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Healthcare Workers' Perceptions of On-Site Childcare

Overview of attention for article published in Journal of Healthcare Management, January 2023
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Title
Healthcare Workers' Perceptions of On-Site Childcare
Published in
Journal of Healthcare Management, January 2023
DOI 10.1097/jhm-d-22-00007
Pubmed ID
Authors

Amy Braddock, Elizabeth Malm-Buatsi, Sarah Hicks, Grant Harris, Patricia Alafaireet

Abstract

Measures taken by healthcare organizations to address COVID-19 highlighted the long-standing lack of childcare infrastructure required to support healthcare workers. This study, designed to provide evidence to support operations at an academic medical center, looked at the influence that in-house and emergency childcare could have on the retention, recruitment, and productivity of healthcare workers. This study also outlined the implications that childcare, or its lack, has for healthcare organizations during and after the COVID-19 pandemic. We conducted a 35-question electronic employee survey (under institutional review board approval) during pandemic-induced public school closures, which included both quantitative and qualitative (write-in) questions. The survey results showed that weekday on-site childcare was very or extremely important to more than half of survey respondents, the majority of whom were staff members (28%) or physicians (25%), followed by administrators (15%), researchers (12%), others (10%), nurses (5%), educators (2%), and residents (1%). Sixty percent of respondents reported that emergency on-site childcare was extremely important (34%) or very important (26%). Almost half (49%) reported that emergency childcare needs have disrupted their work in the past year, including canceling of clinics or surgical cases. Analysis of qualitative comments via a strategy based on coding and categorization showed that, when asked how childcare influences their work choices, employees responded that childcare availability has limited the hours or times they could work, that lack of childcare has prevented career growth, that they left a previous job or will leave their current job because of childcare needs, or that they stayed at a previous job or have remained in their current job longer because of the availability of childcare. Although data from this mixed-methods study support findings in the literature that there is a need for in-house and emergency childcare, the data suggest that current employees at this academic medical center do not currently expect it, likely because such childcare is not generally available at most academic institutions. With increased rates of burnout and healthcare workers leaving the field since COVID-19, offering in-house and emergency childcare provides hospital systems with new opportunities to retain and recruit physicians, nurses, and staff, as well as to improve their well-being and productivity.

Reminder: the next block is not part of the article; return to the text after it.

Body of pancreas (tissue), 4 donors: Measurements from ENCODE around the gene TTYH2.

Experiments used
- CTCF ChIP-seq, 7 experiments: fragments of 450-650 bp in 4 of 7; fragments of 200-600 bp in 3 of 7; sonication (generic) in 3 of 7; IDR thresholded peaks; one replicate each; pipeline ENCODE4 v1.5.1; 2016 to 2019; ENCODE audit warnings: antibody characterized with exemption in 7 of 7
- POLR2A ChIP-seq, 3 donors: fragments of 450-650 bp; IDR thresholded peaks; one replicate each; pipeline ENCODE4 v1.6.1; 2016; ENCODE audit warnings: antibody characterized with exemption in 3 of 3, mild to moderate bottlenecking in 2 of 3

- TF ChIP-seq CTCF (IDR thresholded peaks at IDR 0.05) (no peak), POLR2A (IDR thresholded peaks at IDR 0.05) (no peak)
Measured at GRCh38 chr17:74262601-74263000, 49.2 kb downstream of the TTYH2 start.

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Mendeley readers

Mendeley readers

The data shown below were compiled from readership statistics for 30 Mendeley readers of this research output. Click here to see the associated Mendeley record.

Geographical breakdown

Country Count As %
Unknown 30 100%

Demographic breakdown

Readers by professional status Count As %
Lecturer 3 10%
Student > Master 3 10%
Student > Postgraduate 3 10%
Student > Bachelor 2 7%
Researcher 2 7%
Other 2 7%
Unknown 15 50%
Readers by discipline Count As %
Medicine and Dentistry 6 20%
Nursing and Health Professions 3 10%
Agricultural and Biological Sciences 1 3%
Business, Management and Accounting 1 3%
Psychology 1 3%
Other 1 3%
Unknown 17 57%
Attention Score in Context

Attention Score in Context

This research output has an Altmetric Attention Score of 1. This is our high-level measure of the quality and quantity of online attention that it has received. This Attention Score, as well as the ranking and number of research outputs shown below, was calculated when the research output was last mentioned on 10 January 2023.
All research outputs
#19,961,193
of 25,392,582 outputs
Outputs from Journal of Healthcare Management
#204
of 244 outputs
Outputs of similar age
#333,330
of 475,273 outputs
Outputs of similar age from Journal of Healthcare Management
#2
of 3 outputs
Altmetric has tracked 25,392,582 research outputs across all sources so far. This one is in the 18th percentile – i.e., 18% of other outputs scored the same or lower than it.
So far Altmetric has tracked 244 research outputs from this source. They typically receive more attention than average, with a mean Attention Score of 8.8. This one is in the 14th percentile – i.e., 14% of its peers scored the same or lower than it.
Older research outputs will score higher simply because they've had more time to accumulate mentions. To account for age we can compare this Altmetric Attention Score to the 475,273 tracked outputs that were published within six weeks on either side of this one in any source. This one is in the 26th percentile – i.e., 26% of its contemporaries scored the same or lower than it.
We're also able to compare this research output to 3 others from the same source and published within six weeks on either side of this one.